Unavailable Cake on the Menu: How Phantom Compromise Alternatives Alter Indulgence Tendencies

This study shows that compromise-but-unavailable “phantom” alternatives systematically alter indulgence tendencies. Study 1 and 2 show that such alternatives can increase indulgence by reducing anticipatory guilt and regret. Studies 3 and 4 then reverse the effect by moderating hedonistic tendencies. The results implicate latent desires (those not reflected in control/baseline shares) that phantom-compromise alternatives can leverage to alter choice.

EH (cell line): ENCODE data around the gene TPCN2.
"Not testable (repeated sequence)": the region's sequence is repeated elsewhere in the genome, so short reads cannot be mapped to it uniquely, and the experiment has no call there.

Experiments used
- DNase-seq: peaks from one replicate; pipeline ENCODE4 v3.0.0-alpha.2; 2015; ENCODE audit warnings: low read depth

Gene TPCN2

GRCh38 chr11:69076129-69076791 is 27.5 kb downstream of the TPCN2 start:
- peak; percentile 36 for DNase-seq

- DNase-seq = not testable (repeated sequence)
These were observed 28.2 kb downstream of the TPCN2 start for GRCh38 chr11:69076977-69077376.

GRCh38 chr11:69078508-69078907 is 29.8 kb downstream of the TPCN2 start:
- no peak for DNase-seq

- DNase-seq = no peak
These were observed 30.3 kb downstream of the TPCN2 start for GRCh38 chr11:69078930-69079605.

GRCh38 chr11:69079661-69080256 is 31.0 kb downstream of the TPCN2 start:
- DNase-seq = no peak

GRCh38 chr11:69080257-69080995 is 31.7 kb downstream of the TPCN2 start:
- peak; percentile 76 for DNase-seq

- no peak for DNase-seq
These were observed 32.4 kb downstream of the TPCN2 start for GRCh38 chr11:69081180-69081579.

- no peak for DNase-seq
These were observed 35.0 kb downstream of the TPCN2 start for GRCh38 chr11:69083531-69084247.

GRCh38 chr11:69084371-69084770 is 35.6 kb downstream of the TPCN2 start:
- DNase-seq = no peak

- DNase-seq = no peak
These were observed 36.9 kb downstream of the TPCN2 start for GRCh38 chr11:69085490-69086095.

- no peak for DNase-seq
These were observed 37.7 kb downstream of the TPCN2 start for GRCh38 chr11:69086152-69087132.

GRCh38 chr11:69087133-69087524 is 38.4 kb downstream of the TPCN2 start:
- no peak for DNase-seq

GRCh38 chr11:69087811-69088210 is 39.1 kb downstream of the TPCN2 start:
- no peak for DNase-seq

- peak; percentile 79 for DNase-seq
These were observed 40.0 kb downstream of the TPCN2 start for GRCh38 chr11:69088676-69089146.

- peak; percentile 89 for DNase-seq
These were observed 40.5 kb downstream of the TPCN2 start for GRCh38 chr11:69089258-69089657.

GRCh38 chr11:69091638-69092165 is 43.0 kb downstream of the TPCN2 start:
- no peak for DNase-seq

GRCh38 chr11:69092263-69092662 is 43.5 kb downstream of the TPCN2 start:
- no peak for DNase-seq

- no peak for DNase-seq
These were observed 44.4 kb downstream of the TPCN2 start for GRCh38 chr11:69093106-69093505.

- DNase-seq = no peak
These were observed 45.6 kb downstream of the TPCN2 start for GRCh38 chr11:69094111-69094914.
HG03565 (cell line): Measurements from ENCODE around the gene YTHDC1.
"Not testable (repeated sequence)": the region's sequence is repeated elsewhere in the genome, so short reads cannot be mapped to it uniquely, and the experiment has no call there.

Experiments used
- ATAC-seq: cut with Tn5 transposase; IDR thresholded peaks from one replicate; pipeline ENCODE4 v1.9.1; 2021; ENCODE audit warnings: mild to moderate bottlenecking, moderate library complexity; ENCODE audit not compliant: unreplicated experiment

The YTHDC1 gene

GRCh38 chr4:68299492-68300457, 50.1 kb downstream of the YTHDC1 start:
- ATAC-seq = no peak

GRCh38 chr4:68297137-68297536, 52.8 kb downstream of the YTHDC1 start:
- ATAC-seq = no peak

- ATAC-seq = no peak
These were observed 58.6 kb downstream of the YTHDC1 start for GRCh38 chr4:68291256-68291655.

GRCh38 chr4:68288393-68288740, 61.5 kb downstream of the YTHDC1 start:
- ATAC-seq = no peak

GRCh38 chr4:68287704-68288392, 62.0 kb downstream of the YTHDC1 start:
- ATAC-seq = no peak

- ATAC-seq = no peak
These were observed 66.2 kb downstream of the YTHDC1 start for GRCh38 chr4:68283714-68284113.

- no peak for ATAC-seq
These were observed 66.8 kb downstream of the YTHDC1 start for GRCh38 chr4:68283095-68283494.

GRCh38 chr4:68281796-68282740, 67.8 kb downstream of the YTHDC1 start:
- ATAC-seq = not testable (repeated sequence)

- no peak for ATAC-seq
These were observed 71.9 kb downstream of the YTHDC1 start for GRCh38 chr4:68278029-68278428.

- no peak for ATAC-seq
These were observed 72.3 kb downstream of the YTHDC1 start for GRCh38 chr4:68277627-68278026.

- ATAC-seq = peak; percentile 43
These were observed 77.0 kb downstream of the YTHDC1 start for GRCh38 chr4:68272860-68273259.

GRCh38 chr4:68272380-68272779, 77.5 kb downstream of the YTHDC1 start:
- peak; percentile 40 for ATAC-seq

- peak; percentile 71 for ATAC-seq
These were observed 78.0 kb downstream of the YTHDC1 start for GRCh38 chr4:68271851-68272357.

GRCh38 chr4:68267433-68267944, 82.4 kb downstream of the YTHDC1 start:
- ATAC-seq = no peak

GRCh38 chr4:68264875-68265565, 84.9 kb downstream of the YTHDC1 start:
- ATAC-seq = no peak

Citation:

Yuanyuan Liu, Timothy B. Heath, and Ayse Önçüler (2013) ,"Unavailable Cake on the Menu: How Phantom Compromise Alternatives Alter Indulgence Tendencies", in E - European Advances in Consumer Research Volume 10, eds. Gert Cornelissen, Elena Reutskaja, and Ana Valenzuela, Duluth, MN : Association for Consumer Research, Pages: 326-326.

Authors

Yuanyuan Liu, ESSEC Business School, France
Timothy B. Heath, HEC Paris, France
Ayse Önçüler, ESSEC Business School, France



Volume

E - European Advances in Consumer Research Volume 10 | 2013



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